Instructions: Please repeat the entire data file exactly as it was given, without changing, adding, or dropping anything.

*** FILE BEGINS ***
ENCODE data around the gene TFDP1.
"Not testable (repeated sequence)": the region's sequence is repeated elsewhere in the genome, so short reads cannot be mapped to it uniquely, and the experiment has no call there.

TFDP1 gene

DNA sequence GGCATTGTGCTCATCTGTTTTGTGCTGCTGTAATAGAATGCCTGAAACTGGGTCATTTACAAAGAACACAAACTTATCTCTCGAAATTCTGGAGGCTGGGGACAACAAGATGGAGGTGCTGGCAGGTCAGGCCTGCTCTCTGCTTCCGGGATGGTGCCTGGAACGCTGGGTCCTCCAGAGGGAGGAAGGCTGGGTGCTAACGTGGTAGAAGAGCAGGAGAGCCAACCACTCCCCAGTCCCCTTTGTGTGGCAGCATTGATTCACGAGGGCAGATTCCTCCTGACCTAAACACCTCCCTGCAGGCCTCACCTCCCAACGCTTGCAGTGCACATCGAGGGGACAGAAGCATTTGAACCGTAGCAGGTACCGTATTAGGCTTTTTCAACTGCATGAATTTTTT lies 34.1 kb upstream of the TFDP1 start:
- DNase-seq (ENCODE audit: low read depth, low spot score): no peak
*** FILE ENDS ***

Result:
ENCODE data around the gene TFDP1.
"Not testable (repeated sequence)": the region's sequence is repeated elsewhere in the genome, so short reads cannot be mapped to it uniquely, and the experiment has no call there.

TFDP1 gene

DNA sequence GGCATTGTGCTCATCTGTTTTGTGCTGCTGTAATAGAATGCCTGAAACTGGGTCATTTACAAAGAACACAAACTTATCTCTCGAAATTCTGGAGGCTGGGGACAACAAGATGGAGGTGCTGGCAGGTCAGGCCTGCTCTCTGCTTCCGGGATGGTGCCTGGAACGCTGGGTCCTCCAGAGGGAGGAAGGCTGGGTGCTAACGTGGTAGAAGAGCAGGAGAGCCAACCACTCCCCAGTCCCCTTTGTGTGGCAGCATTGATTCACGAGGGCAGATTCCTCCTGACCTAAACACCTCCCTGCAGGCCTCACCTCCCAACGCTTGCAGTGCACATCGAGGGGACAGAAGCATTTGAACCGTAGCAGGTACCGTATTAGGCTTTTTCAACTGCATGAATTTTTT lies 34.1 kb upstream of the TFDP1 start:
- DNase-seq (ENCODE audit: low read depth, low spot score): no peak